By Marcela Ayres
BRASILIA (Reuters) – Brazil’s sovereign floating rate bond redemptions will hit a record high next year, underscoring the fiscal challenge facing President-elect Luiz Inacio Lula da Silva as he Raise spending caps to fund social welfare programs.
The redemption of LFT bonds linked to the benchmark rate will amount to 178 billion reais ($89 billion) in 2023 and 464 billion Real in March and 178 billion in September.
Financial markets have been anticipating the central bank’s benchmark interest rate – currently 13. 75% – will come down in March, but since Lula presented his social package, they have already priced in a rate hike, which Bypassing the constitutional spending cap as well as Congress approved last week.
They now expect rates to remain in double digits until .
Former Finance Minister Mansueto Almeida pointed out that real interest rates – adjusted for inflation – exceed 6% in the long run.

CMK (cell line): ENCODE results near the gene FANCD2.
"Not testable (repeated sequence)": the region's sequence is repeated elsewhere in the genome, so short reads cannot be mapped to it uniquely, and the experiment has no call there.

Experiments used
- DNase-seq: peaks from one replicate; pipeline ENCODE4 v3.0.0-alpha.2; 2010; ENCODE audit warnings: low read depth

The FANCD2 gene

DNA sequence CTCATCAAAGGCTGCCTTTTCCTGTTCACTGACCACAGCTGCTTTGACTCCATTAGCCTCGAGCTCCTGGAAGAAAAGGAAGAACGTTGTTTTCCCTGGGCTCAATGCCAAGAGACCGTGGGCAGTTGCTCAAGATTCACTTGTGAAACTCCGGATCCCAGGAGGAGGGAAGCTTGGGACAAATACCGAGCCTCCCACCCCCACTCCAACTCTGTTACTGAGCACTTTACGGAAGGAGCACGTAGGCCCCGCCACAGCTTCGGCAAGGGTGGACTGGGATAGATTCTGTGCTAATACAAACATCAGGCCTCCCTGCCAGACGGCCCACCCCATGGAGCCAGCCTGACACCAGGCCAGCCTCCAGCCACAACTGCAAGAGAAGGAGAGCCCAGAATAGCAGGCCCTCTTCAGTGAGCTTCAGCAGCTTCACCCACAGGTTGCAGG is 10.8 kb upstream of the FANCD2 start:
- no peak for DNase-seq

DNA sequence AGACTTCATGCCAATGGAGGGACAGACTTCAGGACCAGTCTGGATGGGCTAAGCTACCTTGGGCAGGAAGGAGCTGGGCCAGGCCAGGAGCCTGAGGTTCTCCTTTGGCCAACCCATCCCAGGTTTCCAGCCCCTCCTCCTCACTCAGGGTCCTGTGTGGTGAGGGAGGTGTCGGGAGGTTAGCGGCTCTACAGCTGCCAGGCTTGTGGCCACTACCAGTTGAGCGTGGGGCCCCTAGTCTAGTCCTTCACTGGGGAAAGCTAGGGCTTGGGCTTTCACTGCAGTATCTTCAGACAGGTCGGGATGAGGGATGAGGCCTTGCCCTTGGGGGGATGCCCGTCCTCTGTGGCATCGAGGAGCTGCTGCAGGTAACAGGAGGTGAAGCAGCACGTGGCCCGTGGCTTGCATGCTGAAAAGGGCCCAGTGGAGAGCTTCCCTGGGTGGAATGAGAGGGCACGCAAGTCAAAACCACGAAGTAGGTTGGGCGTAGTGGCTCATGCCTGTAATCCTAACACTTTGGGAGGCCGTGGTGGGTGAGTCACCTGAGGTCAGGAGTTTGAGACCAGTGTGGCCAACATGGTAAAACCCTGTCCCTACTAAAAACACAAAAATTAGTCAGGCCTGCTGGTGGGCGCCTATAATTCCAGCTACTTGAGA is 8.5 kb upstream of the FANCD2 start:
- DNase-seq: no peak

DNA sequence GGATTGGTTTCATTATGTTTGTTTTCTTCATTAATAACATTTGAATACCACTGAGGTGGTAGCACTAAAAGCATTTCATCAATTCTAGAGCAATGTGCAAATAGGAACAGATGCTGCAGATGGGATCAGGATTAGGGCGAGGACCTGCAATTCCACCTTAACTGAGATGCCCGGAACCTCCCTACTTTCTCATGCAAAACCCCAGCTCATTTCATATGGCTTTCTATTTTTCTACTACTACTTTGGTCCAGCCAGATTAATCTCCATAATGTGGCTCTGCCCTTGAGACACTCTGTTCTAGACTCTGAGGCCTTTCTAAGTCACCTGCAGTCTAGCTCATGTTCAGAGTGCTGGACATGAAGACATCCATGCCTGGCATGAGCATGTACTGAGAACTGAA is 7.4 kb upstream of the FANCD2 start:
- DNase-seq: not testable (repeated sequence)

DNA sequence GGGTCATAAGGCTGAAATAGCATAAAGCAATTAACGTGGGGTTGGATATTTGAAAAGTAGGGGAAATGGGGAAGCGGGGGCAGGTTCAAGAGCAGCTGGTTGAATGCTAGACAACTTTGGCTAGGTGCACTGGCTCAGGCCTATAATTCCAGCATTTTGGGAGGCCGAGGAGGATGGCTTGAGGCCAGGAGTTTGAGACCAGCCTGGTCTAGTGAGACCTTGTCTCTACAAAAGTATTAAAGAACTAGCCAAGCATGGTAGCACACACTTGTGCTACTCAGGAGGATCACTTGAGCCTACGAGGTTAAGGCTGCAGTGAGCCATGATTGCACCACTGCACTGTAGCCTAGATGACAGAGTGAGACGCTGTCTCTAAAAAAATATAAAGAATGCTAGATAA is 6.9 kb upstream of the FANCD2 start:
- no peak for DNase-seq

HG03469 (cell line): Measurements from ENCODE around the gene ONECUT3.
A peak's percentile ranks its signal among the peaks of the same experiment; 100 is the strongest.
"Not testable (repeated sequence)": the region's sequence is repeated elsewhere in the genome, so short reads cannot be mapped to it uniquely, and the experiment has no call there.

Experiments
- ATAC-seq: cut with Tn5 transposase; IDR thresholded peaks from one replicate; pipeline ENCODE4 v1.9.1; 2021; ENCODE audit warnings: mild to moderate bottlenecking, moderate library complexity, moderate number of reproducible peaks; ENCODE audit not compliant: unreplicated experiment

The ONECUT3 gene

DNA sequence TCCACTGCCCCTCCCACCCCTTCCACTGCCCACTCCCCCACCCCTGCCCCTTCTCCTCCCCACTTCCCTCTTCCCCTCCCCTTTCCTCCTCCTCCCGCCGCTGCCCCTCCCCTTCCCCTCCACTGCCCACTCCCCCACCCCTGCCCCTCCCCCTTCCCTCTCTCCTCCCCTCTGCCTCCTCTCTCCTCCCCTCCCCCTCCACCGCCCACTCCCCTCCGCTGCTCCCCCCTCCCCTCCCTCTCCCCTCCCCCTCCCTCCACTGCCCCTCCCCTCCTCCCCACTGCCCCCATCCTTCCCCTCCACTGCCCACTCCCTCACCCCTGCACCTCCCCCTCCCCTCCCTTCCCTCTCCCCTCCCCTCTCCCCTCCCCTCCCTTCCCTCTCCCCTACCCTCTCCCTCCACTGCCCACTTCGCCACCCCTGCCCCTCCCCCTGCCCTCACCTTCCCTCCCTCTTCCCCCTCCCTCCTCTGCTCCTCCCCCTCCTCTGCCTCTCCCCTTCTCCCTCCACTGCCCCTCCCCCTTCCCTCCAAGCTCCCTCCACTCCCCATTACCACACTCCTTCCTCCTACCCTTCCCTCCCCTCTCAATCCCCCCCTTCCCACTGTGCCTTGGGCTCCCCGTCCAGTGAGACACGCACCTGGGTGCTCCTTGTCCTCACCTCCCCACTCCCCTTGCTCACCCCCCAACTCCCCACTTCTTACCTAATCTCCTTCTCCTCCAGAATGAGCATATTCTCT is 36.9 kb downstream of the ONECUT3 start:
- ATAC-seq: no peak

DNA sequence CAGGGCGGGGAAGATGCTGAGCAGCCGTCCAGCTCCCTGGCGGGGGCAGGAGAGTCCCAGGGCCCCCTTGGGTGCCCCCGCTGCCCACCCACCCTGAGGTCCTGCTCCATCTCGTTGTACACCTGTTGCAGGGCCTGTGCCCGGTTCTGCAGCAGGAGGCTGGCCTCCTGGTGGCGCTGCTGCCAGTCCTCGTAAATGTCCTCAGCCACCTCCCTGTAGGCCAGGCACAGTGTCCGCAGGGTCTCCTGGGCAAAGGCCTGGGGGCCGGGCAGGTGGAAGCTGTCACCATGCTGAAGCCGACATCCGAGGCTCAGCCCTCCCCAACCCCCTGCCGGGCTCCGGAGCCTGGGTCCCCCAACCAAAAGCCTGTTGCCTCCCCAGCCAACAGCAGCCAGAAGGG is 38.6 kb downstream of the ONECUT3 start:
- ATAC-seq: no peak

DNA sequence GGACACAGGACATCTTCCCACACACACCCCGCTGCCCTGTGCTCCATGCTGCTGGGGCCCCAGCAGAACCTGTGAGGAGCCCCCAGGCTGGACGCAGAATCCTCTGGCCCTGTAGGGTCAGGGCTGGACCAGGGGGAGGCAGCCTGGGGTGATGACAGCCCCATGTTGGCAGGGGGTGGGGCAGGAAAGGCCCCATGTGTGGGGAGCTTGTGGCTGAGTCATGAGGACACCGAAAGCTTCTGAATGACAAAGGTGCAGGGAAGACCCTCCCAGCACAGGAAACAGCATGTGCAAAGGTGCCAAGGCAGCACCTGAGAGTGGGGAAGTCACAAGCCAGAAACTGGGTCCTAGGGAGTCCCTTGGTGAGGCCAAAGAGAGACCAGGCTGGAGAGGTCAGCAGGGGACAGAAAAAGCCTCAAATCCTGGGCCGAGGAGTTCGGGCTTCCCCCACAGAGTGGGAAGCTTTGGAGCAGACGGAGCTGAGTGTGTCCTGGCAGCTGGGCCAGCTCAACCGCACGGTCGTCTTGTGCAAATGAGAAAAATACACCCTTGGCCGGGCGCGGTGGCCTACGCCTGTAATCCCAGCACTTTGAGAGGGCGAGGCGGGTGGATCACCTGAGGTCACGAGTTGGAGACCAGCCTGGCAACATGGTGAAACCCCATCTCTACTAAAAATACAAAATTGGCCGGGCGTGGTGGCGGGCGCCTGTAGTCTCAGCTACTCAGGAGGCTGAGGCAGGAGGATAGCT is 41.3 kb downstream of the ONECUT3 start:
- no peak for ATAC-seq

“If the next government doesn’t come up with and clarify new fiscal rules soon, we’re going to add such high rates,” said Mansueto, now chief economist at BTG Pactual.
“This has to change. Otherwise, it will do a lot of harm to private investment and lead to a very worrying trajectory for public debt growth.”
Brazil’s Public debt is expected to end the year at around 75% of GDP, the lowest level since 1904. Even so, it is still above the 13% average for emerging countries, and some economists estimate it may be closer to
Percentage of GDP at the end of Lula’s term.
Congress authorizes additional spending of 90 billion reais over a year to fund monthly payments to
‘s family Real increased 65 billion reais in public investment.
In response to a request for comment, the Treasury Department said next year’s high level of bond redemption was due to 1904 debt issues related to the pandemic. It said it has a liquidity reserve of R$1 trillion, which enables it to “anticipate periods of more concentrated maturities and reduce the risk of refinancing public debt.”
In September, the central bank interrupted an aggressive tightening cycle aimed at curbing high inflation, currently around 6%, after 12 continued to rise from the all-time low of 2% hit in March 2020.